We are strong advocates for patient safety. We work collaboratively with the doctors and hospitals in our network to improve the quality of patient care by identifying measurable and preventable medical errors (known as “adverse events”).
Adverse events are unexpected, unintended or unwanted outcomes or injuries. Unfortunately, not all adverse events can be prevented. But we’re working with doctors and hospitals to reduce your risks, both medically and financially.
There are certain adverse events that should never occur in a health care setting. Our policy is that neither members nor their health plan should pay fees associated with the following types of events (also known as “never events”):
- Surgery performed on the wrong body part.
- Surgery performed on the wrong patient.
- Wrong surgical procedure performed on a patient.
Other adverse events include hospital-acquired conditions (HACs) that have been identified by the Centers for Medicare and Medicaid Services (CMS). These are considered HACs only if the conditions were determined NOT to be present on admission. This determination is made by using what is called the present on admission (POA) indicator, which hospitals submit with their claims:
Our program is based on the CMS approach. Our policy support non-payment for the following hospital-acquired conditions:
- Object left in the body during surgery.
- Air embolism or blockage.
- Blood incompatibility.
- Catheter-associated urinary tract infection.
- Vascular catheter-associated infection.
- Pressure ulcers (stages 3 & 4).
- Hospital-acquired injuries (falls and trauma): fractures, dislocations, intracranial injury, crushing injury, burn, and other unspecified effects of external causes.
- Surgical site infection following:
a. Coronary artery bypass graft – CABG (mediastinitis).
b. Certain orthopedic procedures.
c. Bariatric surgery for obesity.
- Deep vein thrombosis (DVT) and pulmonary embolism (PE) following hip or knee replacement.
- Manifestations of poor glycemic control (CMS) and patient death or serious disability associated with hypoglycemia, the onset of which occurs while the patient is being cared for in a health care facility (NQF).
We are committed to working collaboratively with physicians and hospitals in its network to identify preventable adverse events that are measurable and can be prevented as a means of improving the quality of patient care.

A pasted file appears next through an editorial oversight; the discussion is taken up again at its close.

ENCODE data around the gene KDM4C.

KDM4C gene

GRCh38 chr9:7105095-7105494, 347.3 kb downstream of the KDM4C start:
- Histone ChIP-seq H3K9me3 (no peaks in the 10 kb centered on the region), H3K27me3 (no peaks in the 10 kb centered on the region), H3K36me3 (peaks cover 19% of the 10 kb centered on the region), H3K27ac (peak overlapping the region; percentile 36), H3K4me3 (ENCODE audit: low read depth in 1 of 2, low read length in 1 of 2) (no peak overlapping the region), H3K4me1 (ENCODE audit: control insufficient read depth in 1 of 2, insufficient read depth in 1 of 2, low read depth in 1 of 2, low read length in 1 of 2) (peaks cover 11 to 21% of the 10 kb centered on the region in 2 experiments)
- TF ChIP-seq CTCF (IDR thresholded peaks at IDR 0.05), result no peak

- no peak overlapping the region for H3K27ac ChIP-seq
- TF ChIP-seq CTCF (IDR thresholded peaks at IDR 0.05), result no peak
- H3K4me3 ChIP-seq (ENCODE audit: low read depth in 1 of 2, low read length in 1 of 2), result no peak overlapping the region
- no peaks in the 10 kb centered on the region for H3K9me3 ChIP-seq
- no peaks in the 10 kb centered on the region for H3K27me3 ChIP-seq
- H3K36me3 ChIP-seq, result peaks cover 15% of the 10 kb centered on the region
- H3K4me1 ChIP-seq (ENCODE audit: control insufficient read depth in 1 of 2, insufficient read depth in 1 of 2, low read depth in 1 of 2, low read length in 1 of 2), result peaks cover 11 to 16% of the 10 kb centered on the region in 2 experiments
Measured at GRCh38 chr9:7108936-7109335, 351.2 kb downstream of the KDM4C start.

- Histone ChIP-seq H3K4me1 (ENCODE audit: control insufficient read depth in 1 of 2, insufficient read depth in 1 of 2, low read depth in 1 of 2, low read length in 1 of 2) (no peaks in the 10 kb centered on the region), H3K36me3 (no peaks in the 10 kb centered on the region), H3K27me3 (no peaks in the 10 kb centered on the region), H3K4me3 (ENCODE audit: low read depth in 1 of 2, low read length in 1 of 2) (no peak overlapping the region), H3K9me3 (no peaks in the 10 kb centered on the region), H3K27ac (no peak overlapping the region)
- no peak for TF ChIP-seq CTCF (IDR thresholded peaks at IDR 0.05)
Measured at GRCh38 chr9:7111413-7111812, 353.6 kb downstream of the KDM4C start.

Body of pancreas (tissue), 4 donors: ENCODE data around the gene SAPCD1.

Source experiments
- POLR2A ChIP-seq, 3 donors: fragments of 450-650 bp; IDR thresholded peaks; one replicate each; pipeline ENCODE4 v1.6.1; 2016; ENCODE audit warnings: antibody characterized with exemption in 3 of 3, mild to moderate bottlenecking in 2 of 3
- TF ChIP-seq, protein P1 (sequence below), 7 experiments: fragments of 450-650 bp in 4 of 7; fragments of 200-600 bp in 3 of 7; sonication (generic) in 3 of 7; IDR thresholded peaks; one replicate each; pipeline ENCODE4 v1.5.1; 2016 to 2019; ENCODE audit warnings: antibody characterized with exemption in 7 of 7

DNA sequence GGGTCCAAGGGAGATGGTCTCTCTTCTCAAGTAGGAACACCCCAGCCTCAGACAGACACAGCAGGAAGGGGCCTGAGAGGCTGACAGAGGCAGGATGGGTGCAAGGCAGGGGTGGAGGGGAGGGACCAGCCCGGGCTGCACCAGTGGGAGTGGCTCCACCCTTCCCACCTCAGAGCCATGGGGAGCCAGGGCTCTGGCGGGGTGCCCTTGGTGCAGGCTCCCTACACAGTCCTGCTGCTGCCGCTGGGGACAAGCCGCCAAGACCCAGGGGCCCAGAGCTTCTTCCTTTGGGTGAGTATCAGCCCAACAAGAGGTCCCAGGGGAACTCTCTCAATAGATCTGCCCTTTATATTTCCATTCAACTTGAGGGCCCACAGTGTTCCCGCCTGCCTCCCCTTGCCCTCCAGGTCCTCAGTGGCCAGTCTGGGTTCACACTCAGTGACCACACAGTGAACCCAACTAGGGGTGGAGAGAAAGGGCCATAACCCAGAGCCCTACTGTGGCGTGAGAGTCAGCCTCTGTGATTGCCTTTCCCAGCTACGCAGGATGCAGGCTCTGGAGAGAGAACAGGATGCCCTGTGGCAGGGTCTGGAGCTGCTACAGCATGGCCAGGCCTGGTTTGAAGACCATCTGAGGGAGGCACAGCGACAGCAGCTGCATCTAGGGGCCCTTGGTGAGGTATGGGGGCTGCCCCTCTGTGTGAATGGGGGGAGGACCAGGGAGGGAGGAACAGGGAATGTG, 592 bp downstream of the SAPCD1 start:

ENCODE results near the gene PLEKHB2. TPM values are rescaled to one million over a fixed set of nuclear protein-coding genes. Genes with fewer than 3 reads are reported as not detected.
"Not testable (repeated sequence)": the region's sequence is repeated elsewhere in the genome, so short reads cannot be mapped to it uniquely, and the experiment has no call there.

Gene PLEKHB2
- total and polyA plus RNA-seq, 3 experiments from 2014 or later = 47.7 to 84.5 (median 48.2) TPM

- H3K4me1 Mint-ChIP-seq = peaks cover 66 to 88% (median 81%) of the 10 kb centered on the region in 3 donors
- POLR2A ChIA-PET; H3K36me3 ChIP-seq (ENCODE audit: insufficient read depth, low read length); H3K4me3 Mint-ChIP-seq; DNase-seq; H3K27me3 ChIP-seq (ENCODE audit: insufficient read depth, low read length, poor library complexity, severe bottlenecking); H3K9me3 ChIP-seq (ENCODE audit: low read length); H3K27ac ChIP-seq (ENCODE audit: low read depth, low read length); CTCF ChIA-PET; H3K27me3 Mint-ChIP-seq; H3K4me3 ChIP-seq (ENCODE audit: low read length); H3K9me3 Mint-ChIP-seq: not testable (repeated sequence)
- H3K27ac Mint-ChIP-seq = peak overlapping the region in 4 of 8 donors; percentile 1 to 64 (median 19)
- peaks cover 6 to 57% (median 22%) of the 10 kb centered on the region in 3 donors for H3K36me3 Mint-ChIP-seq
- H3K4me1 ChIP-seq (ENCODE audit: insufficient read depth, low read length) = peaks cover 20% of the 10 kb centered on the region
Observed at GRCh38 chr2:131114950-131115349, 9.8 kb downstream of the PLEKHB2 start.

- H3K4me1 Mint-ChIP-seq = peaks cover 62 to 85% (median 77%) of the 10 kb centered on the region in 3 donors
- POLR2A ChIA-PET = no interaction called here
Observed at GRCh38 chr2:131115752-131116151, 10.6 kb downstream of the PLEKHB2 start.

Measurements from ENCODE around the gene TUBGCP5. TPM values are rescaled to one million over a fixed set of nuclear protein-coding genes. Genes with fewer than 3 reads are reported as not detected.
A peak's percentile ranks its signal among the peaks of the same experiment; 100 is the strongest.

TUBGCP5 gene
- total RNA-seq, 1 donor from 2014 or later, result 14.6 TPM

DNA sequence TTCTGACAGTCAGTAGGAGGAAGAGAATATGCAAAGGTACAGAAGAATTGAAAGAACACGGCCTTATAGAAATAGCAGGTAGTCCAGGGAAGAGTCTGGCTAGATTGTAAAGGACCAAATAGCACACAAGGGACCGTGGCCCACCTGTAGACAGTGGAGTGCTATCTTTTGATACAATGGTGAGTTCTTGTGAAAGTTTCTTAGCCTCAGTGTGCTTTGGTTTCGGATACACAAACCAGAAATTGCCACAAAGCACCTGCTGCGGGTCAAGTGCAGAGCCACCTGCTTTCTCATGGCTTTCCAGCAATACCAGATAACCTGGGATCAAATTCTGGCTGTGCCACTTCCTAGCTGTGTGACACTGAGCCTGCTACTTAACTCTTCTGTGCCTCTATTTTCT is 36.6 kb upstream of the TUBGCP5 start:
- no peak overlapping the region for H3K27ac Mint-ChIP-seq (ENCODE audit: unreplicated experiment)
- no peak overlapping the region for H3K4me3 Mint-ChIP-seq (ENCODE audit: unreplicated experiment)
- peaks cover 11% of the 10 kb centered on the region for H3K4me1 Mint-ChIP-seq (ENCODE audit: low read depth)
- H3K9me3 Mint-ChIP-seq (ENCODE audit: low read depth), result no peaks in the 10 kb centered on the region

What is the score on hospital quality?
Find out with the Quality-In-Sights® Hospital Incentive Program (Q-HIP®).
Q-HIP is an award-winning program that ties hospital payments to the quality of patient care. Currently, payments are tied to the number of services instead of the quality of care. The goal of the program is to help all patients get the best health care.
Hospitals are reviewed in three areas:
- Patient safety – This area looks at how the hospital's patient care processes align with nationally accepted best practices.
- Health outcomes – This area looks at how the results of a patient's care compares to other hospitals across the country.
- Patient satisfaction – This area looks at public patient survey results
Q-HIP measures are based on standards supported by nationally recognized quality groups. These include the Centers for Medicare & Medicaid Services (CMS), American College of Cardiology (ACC), the Institute for Healthcare Improvement (IHI), the Joint Commission (JC), the National Quality Forum (NQF), and the Society of Thoracic Surgeons (STS).
Q-HIP has grown from 16 hospitals in 2003 to more than 600 by the end of 2011. Q-HIP has won many awards but the program's growth is the best reflection of its success.
Legal Disclaimer: Quality-In-Sights® and Q-HIP® are registered service marks of Anthem Southeast, Inc. and are used with permission.